Some of his research work has been covered by the media outlets such as Boston Globe, ABC News etc. and has received two best paper awards.

    Applied Cryptology Seminar
    The seminar features presentations of hot topics within the
    interdisciplinary field of cyber-security.
    All are welcome!
    For current information on the seminar, please visit:

    http://ecewp.ece.wpi.edu/wordpress/vernam/seminars/

    Upcoming Seminar: Adam Ding

    On Friday, April 18 at 12noon in SL 104:

    Algorithmic Confusion Analysis of Higher Order DPA against Masking Protected Devices
    Presenter: Adam Ding (Northeastern University)

    Abstract:
    Masking the internal operations with random numbers is a popular countermeasure to protect cryptographic systems against differential power analysis (DPA). Higher order DPA can be used to break the masking protection. We apply the algorithmic confusion analysis (Fei et al. 2012 CHES) on higher order DPA. We derive an analytic success rate formula that explicitly shows the effect of the algorithmic properties, the implementation singal-noise-ratio, and masking. We also formally prove that, in the very noisy scenarios, the centered product combination function is optimal for the higher-order attacks.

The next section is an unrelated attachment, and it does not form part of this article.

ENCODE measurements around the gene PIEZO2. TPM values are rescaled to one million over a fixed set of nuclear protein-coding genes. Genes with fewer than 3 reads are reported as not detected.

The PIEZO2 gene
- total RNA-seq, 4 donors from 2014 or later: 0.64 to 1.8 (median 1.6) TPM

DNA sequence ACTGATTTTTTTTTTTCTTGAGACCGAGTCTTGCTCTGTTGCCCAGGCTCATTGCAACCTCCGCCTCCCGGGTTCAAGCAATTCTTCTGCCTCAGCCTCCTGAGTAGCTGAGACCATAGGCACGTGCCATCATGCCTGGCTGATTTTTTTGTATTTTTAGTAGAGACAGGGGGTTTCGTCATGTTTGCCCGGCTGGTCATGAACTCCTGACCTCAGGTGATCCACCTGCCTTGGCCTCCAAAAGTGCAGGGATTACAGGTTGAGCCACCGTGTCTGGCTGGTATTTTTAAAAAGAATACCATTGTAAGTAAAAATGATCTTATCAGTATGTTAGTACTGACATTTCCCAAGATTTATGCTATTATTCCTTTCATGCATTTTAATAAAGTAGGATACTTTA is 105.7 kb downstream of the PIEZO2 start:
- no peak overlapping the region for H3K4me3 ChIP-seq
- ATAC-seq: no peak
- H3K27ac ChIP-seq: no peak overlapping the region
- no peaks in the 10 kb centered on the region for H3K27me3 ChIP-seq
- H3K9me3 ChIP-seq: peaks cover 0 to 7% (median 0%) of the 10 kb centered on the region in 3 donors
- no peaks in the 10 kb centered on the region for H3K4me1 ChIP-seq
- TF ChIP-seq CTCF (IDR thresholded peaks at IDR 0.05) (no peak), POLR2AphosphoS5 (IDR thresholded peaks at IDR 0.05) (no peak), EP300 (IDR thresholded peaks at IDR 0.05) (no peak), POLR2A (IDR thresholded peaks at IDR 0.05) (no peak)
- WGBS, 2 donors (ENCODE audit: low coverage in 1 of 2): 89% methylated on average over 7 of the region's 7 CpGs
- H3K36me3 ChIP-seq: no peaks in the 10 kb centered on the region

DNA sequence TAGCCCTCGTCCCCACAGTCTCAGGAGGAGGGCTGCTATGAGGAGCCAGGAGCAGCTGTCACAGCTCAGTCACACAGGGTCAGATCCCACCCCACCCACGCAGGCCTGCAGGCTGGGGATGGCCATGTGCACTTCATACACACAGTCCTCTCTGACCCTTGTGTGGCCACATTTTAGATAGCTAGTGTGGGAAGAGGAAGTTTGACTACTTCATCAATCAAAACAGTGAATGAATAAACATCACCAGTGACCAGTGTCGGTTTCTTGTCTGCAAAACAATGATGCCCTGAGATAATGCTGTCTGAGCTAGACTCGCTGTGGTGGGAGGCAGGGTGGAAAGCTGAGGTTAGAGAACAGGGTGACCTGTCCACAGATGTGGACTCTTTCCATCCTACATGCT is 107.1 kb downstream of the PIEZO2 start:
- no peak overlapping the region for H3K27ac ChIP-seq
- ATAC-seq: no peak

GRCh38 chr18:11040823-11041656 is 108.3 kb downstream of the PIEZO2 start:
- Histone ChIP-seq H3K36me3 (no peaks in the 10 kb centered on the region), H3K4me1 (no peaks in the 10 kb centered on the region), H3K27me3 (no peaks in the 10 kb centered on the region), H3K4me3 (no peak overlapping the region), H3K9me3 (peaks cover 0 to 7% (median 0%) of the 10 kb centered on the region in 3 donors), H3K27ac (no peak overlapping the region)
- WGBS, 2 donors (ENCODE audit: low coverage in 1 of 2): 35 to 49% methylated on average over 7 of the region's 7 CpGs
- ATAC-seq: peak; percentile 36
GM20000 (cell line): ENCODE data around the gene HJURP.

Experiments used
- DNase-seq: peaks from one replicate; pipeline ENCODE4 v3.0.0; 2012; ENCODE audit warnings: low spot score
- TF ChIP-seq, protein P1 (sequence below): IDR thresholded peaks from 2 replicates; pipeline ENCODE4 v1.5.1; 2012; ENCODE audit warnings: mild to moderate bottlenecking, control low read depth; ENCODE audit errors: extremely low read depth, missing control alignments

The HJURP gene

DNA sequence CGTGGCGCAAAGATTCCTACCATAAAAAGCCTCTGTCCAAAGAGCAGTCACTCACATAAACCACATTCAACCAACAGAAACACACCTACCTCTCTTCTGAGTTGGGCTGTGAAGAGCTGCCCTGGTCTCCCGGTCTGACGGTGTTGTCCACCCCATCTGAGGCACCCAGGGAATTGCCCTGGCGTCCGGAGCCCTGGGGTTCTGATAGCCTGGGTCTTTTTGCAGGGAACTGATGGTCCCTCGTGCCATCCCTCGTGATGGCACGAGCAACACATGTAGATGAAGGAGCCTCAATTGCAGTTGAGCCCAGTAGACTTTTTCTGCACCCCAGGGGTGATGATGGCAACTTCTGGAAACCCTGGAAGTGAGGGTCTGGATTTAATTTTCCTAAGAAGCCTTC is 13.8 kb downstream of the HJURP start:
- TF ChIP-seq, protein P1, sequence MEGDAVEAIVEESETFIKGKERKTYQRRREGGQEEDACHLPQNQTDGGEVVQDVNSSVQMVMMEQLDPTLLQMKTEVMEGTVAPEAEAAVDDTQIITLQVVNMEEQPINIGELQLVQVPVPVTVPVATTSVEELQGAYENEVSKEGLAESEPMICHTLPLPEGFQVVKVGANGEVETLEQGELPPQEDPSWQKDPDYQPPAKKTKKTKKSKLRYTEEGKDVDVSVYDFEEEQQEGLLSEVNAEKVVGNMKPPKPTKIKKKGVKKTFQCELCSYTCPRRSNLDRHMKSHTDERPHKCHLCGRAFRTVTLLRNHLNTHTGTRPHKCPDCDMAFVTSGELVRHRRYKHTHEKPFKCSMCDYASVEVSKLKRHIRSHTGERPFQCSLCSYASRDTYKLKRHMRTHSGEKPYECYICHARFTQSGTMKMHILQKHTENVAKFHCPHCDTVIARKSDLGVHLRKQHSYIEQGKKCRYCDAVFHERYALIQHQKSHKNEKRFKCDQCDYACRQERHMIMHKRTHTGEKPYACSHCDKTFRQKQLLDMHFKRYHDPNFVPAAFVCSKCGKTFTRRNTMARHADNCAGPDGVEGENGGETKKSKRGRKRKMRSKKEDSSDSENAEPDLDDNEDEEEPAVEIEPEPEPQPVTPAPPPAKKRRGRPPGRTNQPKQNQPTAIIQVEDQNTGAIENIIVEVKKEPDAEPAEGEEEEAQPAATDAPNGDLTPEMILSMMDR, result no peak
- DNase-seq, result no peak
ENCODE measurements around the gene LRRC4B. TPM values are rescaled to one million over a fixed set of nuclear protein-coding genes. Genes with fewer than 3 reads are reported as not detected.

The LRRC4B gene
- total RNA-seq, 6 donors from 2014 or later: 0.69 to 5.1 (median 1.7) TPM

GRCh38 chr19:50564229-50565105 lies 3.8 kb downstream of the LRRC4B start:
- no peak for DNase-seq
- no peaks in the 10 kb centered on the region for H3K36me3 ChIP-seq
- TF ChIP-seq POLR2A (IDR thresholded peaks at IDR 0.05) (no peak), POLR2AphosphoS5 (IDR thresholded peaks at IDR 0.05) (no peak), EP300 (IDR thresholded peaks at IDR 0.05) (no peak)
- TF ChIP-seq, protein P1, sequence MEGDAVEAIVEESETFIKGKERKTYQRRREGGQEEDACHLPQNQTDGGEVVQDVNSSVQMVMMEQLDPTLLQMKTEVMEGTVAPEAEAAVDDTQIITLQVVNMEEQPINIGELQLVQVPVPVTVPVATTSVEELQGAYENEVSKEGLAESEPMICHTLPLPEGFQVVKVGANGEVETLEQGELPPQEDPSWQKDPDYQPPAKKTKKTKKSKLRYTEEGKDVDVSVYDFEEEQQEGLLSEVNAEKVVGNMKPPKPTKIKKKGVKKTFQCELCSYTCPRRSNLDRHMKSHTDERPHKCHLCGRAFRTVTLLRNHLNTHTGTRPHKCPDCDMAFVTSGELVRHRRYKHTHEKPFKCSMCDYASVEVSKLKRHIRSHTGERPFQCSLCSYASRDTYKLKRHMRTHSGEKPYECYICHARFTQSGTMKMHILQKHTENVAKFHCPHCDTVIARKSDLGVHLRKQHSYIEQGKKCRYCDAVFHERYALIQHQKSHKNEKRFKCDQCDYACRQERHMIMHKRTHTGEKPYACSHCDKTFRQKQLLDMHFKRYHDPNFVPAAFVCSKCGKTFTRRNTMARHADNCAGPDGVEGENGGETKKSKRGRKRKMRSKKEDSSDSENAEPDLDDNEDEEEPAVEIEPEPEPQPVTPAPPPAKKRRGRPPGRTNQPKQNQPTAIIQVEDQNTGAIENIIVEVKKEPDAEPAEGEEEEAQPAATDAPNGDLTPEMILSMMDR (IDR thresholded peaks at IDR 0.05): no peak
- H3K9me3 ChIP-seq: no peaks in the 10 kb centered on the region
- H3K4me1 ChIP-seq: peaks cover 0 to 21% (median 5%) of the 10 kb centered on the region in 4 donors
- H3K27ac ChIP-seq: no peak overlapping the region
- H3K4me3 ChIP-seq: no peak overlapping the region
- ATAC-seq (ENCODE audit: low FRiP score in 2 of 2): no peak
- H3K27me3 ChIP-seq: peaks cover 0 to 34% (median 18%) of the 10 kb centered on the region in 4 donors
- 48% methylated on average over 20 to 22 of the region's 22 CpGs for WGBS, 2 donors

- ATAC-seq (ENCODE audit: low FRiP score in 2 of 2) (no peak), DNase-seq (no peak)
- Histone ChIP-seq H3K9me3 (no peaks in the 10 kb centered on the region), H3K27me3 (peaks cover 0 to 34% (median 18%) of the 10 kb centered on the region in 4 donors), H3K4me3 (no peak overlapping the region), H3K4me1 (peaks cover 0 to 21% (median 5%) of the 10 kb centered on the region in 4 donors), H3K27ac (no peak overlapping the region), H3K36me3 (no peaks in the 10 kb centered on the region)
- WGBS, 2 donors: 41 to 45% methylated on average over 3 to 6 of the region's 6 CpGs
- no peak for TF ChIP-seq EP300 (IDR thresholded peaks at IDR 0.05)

Bio:
    Adam Ding is an associate professor in the Mathematics Department of Northeastern University. He received his Ph.D. degree from Cornell University. His research focus on statistical methodology and applications in biostatistics, engineering and finance. He had hold summer visiting faculty positions in the Biostatistics Departments of Harvard University and University of Rochester. Recently, he is building statistical models for evaluating side-channel-attacks against cryptosystems.

    Applied Cryptology Seminar
    The seminar features presentations of hot topics within the
    interdisciplinary field of cyber-security.

    All are welcome!

    For current information on the seminar, please visit:

    http://ecewp.ece.wpi.edu/wordpress/vernam/seminars/

    Sub-Transistor Level Hardware Trojans

    On Wednesday, April 16 at 11 am in AK 219:

    Sub-Transistor Level Hardware Trojans

    Presenter: Christof Paar (Ruhr-Universität Bochum & UMASS Amherst)

    Abstract: